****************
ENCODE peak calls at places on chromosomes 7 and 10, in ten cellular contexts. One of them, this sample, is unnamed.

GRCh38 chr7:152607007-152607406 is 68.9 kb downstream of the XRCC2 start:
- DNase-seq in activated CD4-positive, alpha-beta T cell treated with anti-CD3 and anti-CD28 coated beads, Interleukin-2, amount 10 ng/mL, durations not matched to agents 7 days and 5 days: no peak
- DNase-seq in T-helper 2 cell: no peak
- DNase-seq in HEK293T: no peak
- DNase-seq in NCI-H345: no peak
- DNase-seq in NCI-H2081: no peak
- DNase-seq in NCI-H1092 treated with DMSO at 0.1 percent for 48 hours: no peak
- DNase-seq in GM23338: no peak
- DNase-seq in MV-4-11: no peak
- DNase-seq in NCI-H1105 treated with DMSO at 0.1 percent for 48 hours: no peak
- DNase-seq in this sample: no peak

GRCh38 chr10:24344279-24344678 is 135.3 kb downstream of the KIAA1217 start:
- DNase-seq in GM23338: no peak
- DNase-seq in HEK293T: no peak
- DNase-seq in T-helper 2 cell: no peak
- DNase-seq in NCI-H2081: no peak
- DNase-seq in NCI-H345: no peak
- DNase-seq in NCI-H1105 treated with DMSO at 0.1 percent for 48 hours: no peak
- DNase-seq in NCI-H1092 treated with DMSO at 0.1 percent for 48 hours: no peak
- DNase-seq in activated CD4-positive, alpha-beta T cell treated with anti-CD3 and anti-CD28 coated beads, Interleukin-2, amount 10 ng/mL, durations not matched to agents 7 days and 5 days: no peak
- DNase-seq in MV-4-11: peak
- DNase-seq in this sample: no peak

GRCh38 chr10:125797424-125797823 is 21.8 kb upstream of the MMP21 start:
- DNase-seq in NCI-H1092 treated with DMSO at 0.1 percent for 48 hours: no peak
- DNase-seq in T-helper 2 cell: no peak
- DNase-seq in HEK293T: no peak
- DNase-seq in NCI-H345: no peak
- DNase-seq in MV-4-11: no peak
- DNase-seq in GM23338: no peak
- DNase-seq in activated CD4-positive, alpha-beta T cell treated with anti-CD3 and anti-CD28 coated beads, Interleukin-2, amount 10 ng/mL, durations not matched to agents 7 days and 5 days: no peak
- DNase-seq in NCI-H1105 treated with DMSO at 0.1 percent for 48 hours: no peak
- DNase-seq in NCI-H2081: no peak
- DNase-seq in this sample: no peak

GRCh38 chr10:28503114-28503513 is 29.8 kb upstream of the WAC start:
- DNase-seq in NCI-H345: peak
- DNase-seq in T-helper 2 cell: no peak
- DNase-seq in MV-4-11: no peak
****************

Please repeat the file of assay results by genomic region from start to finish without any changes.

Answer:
ENCODE peak calls at places on chromosomes 7 and 10, in ten cellular contexts. One of them, this sample, is unnamed.

GRCh38 chr7:152607007-152607406 is 68.9 kb downstream of the XRCC2 start:
- DNase-seq in activated CD4-positive, alpha-beta T cell treated with anti-CD3 and anti-CD28 coated beads, Interleukin-2, amount 10 ng/mL, durations not matched to agents 7 days and 5 days: no peak
- DNase-seq in T-helper 2 cell: no peak
- DNase-seq in HEK293T: no peak
- DNase-seq in NCI-H345: no peak
- DNase-seq in NCI-H2081: no peak
- DNase-seq in NCI-H1092 treated with DMSO at 0.1 percent for 48 hours: no peak
- DNase-seq in GM23338: no peak
- DNase-seq in MV-4-11: no peak
- DNase-seq in NCI-H1105 treated with DMSO at 0.1 percent for 48 hours: no peak
- DNase-seq in this sample: no peak

GRCh38 chr10:24344279-24344678 is 135.3 kb downstream of the KIAA1217 start:
- DNase-seq in GM23338: no peak
- DNase-seq in HEK293T: no peak
- DNase-seq in T-helper 2 cell: no peak
- DNase-seq in NCI-H2081: no peak
- DNase-seq in NCI-H345: no peak
- DNase-seq in NCI-H1105 treated with DMSO at 0.1 percent for 48 hours: no peak
- DNase-seq in NCI-H1092 treated with DMSO at 0.1 percent for 48 hours: no peak
- DNase-seq in activated CD4-positive, alpha-beta T cell treated with anti-CD3 and anti-CD28 coated beads, Interleukin-2, amount 10 ng/mL, durations not matched to agents 7 days and 5 days: no peak
- DNase-seq in MV-4-11: peak
- DNase-seq in this sample: no peak

GRCh38 chr10:125797424-125797823 is 21.8 kb upstream of the MMP21 start:
- DNase-seq in NCI-H1092 treated with DMSO at 0.1 percent for 48 hours: no peak
- DNase-seq in T-helper 2 cell: no peak
- DNase-seq in HEK293T: no peak
- DNase-seq in NCI-H345: no peak
- DNase-seq in MV-4-11: no peak
- DNase-seq in GM23338: no peak
- DNase-seq in activated CD4-positive, alpha-beta T cell treated with anti-CD3 and anti-CD28 coated beads, Interleukin-2, amount 10 ng/mL, durations not matched to agents 7 days and 5 days: no peak
- DNase-seq in NCI-H1105 treated with DMSO at 0.1 percent for 48 hours: no peak
- DNase-seq in NCI-H2081: no peak
- DNase-seq in this sample: no peak

GRCh38 chr10:28503114-28503513 is 29.8 kb upstream of the WAC start:
- DNase-seq in NCI-H345: peak
- DNase-seq in T-helper 2 cell: no peak
- DNase-seq in MV-4-11: no peak